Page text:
Bought one because the gym required assisted devices... Really annoying to constantly keep thumb in loop of device to maintain the tilt, especially with newer lead climbers who are a bit dramatic when they're grabbing slack at the clip
The 8mm are the best quicklinks for permanent fixed rigging! Obligatory "stainless steel or GTFO"
Wide enough to fit 11mm pit rope
Short axis is broad enough that it doesn't get hung-up in a crossload on larger plate hangers
Short axis broad enough to swap the position of connected hanger + rope without needing to open the link and rearrange the order
If you're climbing fixed ropes regularly, especially with a frog system, your life becomes absolutely glorious the day you invest in a pantin.
The #1 killer of pantins is losing them after you take it off, so be careful that you don't drop it out of your pack or it fall off your harness gear loop!
The pantin shell will almost certainly wear out faster than the teeth. I wish that Petzl used a wear plate or something to help prevent that....
As a side note: frogging with a left foot croll pulls the rope leftward against the shell of the croll, which may cause the shell to be worn-out slightly faster than if using the right foot. This would only be seen after nearly a dozen *miles* of rope climbing on muddy caving ropes, so it is not decreasing the croll's lifespan for the average aboveground user. However, it is worth mentioning.
Djinns are the best biner ever, but I don't understand why Petzl uses one as the top biner for these draws...
The advantage of a Djinn is that the gate opens wider than any other non-locker and is excellent for clipping across chunky knots, etc.
However, this advantage is irrelevant on the bolt-end of the biner? So why not have a Spirit or something slightly more compact as the top?
At any rate, they're great draws ...
It's not a particularly great chest ascender, but it's on the cheap end without being from Wish.com so beggars (dirtbags) can't be choosers...
The two most glaring issues are..
1) the cam lock lever is a pain in the ass but adding a loop of paracord onto it helps
2) the cam isn't particularly snappy at catching the rope while frogging, costing you half of the progress of your stroke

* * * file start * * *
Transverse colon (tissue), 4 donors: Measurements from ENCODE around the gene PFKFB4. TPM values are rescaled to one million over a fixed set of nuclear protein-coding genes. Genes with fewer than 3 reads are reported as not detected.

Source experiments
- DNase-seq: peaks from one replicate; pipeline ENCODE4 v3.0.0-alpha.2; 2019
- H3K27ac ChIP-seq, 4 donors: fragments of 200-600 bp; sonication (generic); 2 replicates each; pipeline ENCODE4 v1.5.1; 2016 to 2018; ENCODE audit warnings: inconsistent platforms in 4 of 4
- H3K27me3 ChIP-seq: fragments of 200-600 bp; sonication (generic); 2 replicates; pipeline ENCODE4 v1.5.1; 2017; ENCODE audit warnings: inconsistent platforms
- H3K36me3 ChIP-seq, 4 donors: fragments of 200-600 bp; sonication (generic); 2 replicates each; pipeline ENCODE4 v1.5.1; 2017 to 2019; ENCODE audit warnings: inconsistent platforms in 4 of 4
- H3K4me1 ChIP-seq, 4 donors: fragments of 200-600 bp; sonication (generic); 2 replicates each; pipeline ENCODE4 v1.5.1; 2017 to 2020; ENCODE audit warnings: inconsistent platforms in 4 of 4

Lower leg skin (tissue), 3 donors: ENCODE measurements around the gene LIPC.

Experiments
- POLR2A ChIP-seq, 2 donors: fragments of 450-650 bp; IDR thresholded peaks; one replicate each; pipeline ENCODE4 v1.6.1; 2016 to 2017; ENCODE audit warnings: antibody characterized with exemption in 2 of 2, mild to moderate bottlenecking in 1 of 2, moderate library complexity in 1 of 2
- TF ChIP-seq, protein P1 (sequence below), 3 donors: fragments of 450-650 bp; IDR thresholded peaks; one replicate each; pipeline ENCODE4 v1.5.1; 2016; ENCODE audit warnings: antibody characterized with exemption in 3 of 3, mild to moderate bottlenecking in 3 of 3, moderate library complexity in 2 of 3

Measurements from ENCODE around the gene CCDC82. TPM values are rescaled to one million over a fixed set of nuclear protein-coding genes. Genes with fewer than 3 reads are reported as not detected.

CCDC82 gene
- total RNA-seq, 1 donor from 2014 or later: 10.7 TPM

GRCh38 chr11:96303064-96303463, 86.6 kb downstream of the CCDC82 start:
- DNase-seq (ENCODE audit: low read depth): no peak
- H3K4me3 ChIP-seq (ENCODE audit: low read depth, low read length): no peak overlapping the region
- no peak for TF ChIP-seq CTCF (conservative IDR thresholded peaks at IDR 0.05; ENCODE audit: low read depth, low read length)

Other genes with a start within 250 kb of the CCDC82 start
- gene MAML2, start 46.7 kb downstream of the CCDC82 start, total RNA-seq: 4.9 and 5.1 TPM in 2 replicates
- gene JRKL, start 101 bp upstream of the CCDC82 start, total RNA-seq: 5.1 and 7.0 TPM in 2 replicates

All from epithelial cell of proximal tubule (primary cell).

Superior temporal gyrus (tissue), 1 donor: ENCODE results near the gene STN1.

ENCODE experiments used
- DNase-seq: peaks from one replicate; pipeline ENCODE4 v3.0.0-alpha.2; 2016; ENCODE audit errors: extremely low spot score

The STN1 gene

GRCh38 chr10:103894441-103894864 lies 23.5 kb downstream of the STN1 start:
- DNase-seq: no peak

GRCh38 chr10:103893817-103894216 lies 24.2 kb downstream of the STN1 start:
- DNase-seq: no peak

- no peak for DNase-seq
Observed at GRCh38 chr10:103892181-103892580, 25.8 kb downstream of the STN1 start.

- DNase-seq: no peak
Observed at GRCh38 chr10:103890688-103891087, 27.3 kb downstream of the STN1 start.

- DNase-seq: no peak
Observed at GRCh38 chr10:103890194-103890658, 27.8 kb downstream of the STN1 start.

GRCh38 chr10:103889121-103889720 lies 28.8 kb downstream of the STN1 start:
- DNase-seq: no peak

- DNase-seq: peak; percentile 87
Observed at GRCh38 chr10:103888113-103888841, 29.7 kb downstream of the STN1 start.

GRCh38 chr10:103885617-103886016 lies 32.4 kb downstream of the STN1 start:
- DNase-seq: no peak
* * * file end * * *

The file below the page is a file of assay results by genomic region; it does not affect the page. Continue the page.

It is a durable design though and handles abuse well.
This is one device that can't handle abuse or even moderately non-ideal conditions.
While it has some good intentions such as the rollers to mitigate wear on the cam shell, the bad features totally overshadow the good.
The cam face is so long (or the shell so short bodied) that the cam is blocked from opening by your D-link biner (ex/ Omni) in scrunched or crooked body positions (such as crossing rebelays in an awkward canyon).
The spring on my cam lock's trigger was completely rusted after about a year of cave use, despite cleaning my gear regularly.
Even when the teeth are fresh, the cam struggles to catch on rope unless you're using a foot ascender to force the rope straight through the cam. It is infuriating frogging 1-ft of stroke only to lose 6-inches of progress because the cam didn't catch. I experienced this on a wide variety of ropes, from 9mm semi-static to 11mm pit rope.
The teeth are meager, especially compared to the Petzl Croll or Singing Rock Clean Cam. The teeth stopped catching reliably long before they were worn smooth, whereas my Petzl ascenders are partially toothless by the time I need to retire them.
I didn't realize how absolutely atrocious this helmet fit until I tried on [literally any other brand of helmet]. The shape is simply awful-- it's not the shape of a human skull! The whole thing sloshes around horrendously and would simply fall off if I were to look up without the chinstrap buckled. It's awful!
The adjustors at the back don't hold their vertical position at all.
After two years of heavy use on muddy ropes (totaling easily a dozen miles-- maybe more-- of ropework per year), I managed to wear a pinhole through the stainless steel wear plate of the shell. I attribute the heavier wear on the shell, versus the cam, to the fact that I pantin left-footed.
As expected when using 11mm rope, the upper most teeth of the cam have worn down decently. However, the cam still caught readily.
For an aboveground setting, I cannot imagine this wear'n'tear happening in less than a decade of recreational use.
The mud slot along the body of the cam helps keep the device from becoming glazed.
The teeth are very aggressive.
The cam lever is very secure in a variety of body positions, but also ergonomic to open while executing a changeover mid-air to descent.
The cam does not become blocked by Omni biner (central D-link) when you're operating it in a scrunched body position (such as crossing a rebelay in an awkward tight canyon)
I'd give this 6 stars if Petzl would use a more abrasion resistant metal on the cam.
Djinn gates open wider than any other non-locking carabiner, thereby making them the king of cowstails biners.
These biners are able to comfortably bite across both ears of a fusion or 8-with-ears knot (even when using swollen 11mm), and make passing anchors / rebelays effortless.